Stocks Looking Beyond Debt Ceiling, for Now
Stocks are so far looking past the brewing congressional debt ceiling drama but that could change quickly if it becomes very contentious.
As if in a chorus, President Barack Obama, Fed Chairman Ben Bernanke and Treasury Secretary Tim Geithner all warned on Monday that Congress needs to raise the debt ceiling to allow the U.S. to pay its bills. In a letter to Congress, Geithner said the U.S. will hit the ceiling between mid-February and early March, and noted that the government would then have to be funded by whatever cash the Treasury Department has on hand on a given day. He warned even a brief default would be terribly damaging.
Republican lawmakers, meanwhile, called again on the Obama administration to prioritize payments to bondholders should Congress fail to increase the $16.4 trillion debt limit, a move they say would prevent a default. The Obama administration has said that plan would not work. House Republicans said they won't agree to raise the debt limit without equivalent amounts of spending cuts.
"Raising the debt ceiling, which Congress has to do periodically, gives the government the ability to pay its existing bills. It doesn't create new deficits, it doesn't create new spending," said Bernanke during an appearance Monday at the University of Michigan.
Bernanke said the "fiscal cliff" deal was progress but the U.S. is still "not out of the woods," pointing to the debt ceiling debate in Congress and the "sequestration" or automatic spending cuts that need to be addressed. "We are approaching a number of other fiscal critical watersheds," he said.
For that reason, Randy Frederick, director of trading and derivatives at Charles Schwab, expects the market to trade sideways until there is resolution, despite the fact the S&P 500is at five-year highs. "I'm expecting the market to stay relatively sideways. I'm surprised it continues to creep higher and higher," he said. "I thought it would hit some pretty solid resistance around that 1465 level."
The S&P 500 fell 1 to 1470 Monday, and the Dow Jones Industrial Average rose 18 to 13,507 in a mixed day of trading. Frederick said he is warning clients to buy protection in the form of puts on their individual stock holdings while the situation in Washington sorts out.
In the meantime, he expects to see action in individual stock names as the fourth-quarter earnings season gets underway. On Tuesday, earnings are expected from Burberry,Forest Laboratories, Lennar, and Commerce Bancshares. But the number of companies releasing results picks up significantly on Wednesday, when JPMorgan Chaseand others report.
Brian Rauscher, chief portfolio strategist at Robert W. Baird, said he expects a correctionin the first half of 2013, but he doesn't see a signal yet in his models. "My data says the clock is ticking for the correction. I just don't have the signal yet. The indicator I want to see roll over and peak hasn't gotten there yet," he said, noting that is a trading model for price and momentum.
(Read More: Is Wall Street Over Washington?)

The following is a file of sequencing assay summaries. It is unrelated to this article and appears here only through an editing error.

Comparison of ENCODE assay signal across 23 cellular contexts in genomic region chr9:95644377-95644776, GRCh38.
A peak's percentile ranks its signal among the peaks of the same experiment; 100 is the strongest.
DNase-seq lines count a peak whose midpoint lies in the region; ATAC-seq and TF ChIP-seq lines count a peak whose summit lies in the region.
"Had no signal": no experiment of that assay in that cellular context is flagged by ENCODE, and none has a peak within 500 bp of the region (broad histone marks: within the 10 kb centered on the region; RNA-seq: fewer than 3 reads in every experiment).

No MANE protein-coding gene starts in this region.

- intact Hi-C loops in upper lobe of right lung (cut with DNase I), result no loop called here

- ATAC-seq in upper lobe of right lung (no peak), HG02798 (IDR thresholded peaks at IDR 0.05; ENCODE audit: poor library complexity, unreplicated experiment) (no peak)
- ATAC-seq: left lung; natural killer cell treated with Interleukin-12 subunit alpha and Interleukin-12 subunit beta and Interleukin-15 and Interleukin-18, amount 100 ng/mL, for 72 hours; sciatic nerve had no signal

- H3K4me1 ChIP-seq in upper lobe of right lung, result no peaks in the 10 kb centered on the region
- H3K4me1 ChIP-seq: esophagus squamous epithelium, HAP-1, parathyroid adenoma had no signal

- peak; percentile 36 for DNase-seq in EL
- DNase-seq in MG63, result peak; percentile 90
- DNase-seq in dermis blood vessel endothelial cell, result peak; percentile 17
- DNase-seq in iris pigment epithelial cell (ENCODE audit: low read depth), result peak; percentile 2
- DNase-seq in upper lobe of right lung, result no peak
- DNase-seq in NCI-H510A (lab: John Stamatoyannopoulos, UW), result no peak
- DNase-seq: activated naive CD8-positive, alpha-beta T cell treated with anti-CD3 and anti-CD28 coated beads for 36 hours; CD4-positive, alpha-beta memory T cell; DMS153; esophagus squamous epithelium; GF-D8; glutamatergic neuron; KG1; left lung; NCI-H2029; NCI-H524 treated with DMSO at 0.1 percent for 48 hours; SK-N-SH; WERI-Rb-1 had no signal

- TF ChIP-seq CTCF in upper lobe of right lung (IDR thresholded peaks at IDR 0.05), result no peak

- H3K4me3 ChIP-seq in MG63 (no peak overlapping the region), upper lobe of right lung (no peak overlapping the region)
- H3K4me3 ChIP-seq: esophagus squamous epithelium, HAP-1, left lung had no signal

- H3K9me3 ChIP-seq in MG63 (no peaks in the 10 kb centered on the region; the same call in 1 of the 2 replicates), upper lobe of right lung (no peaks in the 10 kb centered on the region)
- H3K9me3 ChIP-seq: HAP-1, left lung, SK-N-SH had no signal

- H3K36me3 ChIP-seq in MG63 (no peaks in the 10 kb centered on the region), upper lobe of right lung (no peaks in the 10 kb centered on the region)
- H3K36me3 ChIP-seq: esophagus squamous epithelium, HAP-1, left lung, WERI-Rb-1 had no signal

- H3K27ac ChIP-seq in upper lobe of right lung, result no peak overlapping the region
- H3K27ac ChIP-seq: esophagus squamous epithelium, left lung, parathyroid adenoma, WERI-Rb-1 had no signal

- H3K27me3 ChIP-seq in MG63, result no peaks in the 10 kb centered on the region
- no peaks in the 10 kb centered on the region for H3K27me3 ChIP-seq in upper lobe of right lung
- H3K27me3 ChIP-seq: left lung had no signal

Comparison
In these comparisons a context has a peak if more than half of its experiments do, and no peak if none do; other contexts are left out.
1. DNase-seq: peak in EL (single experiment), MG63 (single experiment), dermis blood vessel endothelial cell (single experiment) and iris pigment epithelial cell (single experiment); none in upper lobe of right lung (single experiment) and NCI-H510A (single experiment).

He estimated the S&P 500 could have between 10 and 30 points more to advance. "If we woke up and the debt ceiling was resolved, we'd have a 50 point rally," he said, adding that it's difficult to make a forecast with the debt ceiling debate in the background.
But Rauscher did say that unlike this time last year and the year before, he is not telling clients to abandon offensive sectors and take defensive positions. He also said any sell-off would create an opportunity to buy back on the dip.
"Last year was completely defensive. This year my work says what looks attractive is tech, which is offensive, health care which is defensive, and financials, which are offense," he said.
"I have been advising clients not to sell here, but it is difficult to put in new money and get aggressive here," Rauscher said, adding that he is more negative on the economic recovery than some, and he still sees risks from Europe.
Traders were watching Bernanke to see if he would make any new characterizations aboutquantitative easing, after the minutes of the Fed's last meeting showed several Fed officials wanted the asset-purchase program to wind down this year, earlier than expected.
But Bernanke reaffirmed his view that easing is required, while the economy is improving but not enough. That should assure risk markets that the Fed will continue the program, as expected into next year. For "anybody who was looking for him to say, 'Look maybe we've got to take our foot of the gas a little bit,' he didn't say it," said Deutsche Bank chief U.S. economist Joseph LaVorgna.
Bernanke spoke after the closing bell, and stock futures traded flattish and mixed.
A few more Fed speakers will be out on Tuesday. They include Boston Fed President Eric Rosengren who speaks on the economy and takes questions at 8 a.m. ET, and Minneapolis Fed President Narayana Kocherlakota, who speaks on the Fed and macro economy, at 8:50 a.m. Philadelphia Fed President Charles Plosser speaks at 12:30 p.m. on the economic outlook and takes questions.
There are also retail sales data, the Empire state survey and the Producer Price Index, all at 8:30 am. ET. Business inventories are at 10 a.m. LaVorgna expects to see a 0.2 percent rise in December retail sales.
(Read More: US Economy to Grow 2.5% This Year: Fed's Evans)
"There's a lot of distortion in the data. You had the hurricane. We don't know how much stronger spending may have been absent the storm," he said.
What Else to Watch
Facebook holds a press event at its Menlo Park, Calif., headquarters. Dell is also likely to stay a focus Tuesday after rising nearly 13 percent Monday on leveraged buyout rumors.The Wall Street Journal later reported that TPG and Silver Lake were exploring bidding for Dell.
The House of Representatives considers disaster relief appropriations for super storm Sandy victims on what is the first full legislative day of the 113th Congress.